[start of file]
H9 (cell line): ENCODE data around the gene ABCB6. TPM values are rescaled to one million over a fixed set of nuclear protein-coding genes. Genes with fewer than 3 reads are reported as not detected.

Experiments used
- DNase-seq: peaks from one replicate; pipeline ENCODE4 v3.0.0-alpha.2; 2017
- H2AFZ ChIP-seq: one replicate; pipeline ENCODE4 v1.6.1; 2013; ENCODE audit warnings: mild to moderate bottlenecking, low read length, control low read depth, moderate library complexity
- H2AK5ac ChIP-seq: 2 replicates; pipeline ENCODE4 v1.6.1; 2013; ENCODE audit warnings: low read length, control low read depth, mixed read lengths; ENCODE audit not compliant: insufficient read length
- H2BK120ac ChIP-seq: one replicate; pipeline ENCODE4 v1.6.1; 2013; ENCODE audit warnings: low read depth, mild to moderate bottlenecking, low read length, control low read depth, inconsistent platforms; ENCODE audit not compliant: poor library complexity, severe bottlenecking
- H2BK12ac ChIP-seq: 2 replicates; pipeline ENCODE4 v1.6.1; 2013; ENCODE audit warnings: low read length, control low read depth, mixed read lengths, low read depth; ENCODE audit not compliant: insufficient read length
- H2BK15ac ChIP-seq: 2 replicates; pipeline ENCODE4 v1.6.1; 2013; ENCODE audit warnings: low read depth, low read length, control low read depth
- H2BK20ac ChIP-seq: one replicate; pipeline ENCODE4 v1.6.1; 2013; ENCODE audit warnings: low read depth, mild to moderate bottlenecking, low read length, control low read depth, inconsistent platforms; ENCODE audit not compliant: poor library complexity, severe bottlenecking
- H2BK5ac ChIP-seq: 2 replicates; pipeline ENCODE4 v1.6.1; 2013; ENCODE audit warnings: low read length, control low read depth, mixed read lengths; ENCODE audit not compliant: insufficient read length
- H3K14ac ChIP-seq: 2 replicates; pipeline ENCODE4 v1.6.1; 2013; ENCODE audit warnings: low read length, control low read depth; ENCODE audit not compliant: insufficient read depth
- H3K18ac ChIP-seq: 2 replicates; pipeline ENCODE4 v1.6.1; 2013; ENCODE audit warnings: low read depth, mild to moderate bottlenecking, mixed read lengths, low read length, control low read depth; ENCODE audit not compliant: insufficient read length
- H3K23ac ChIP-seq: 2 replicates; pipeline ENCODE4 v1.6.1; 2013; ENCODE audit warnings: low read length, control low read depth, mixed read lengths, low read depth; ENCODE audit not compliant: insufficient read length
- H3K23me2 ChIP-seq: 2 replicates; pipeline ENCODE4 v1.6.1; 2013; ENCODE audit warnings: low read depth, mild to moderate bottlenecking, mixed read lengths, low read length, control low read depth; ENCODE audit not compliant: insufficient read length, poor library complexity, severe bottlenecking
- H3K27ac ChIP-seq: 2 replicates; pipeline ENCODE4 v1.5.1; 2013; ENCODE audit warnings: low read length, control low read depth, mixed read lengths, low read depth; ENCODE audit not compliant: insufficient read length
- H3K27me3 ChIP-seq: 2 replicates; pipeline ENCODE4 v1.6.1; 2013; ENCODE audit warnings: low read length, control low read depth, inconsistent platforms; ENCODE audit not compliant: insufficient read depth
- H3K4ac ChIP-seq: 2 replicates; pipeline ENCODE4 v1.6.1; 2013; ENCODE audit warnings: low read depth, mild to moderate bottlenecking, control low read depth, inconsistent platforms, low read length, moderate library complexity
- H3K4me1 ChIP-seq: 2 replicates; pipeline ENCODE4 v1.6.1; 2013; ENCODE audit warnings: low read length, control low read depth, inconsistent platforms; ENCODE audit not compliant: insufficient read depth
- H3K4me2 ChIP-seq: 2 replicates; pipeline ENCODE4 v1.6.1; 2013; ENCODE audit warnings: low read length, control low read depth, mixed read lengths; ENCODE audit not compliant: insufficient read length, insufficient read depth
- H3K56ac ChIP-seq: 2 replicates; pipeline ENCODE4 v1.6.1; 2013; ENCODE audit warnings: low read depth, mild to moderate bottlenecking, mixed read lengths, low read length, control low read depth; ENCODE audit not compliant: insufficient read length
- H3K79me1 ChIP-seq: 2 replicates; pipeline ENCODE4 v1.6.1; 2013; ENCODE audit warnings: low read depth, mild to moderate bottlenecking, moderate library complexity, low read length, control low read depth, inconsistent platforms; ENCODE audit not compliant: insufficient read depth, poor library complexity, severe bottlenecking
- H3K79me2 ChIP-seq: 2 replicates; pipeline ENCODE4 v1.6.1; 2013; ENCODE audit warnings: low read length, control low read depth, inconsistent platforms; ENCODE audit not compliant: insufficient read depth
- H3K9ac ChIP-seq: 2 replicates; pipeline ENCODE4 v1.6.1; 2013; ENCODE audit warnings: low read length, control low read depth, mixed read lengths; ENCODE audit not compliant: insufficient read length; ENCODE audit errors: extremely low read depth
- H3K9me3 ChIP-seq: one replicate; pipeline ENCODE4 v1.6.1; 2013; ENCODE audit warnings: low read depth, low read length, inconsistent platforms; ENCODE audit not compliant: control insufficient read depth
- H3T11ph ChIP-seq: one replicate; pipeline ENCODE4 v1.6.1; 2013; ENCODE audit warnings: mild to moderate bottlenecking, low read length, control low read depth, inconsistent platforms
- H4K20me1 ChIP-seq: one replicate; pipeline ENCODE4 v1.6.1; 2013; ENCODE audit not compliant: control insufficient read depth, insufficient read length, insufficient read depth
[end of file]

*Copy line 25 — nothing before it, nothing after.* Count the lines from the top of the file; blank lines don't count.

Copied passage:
- H3T11ph ChIP-seq: one replicate; pipeline ENCODE4 v1.6.1; 2013; ENCODE audit warnings: mild to moderate bottlenecking, low read length, control low read depth, inconsistent platforms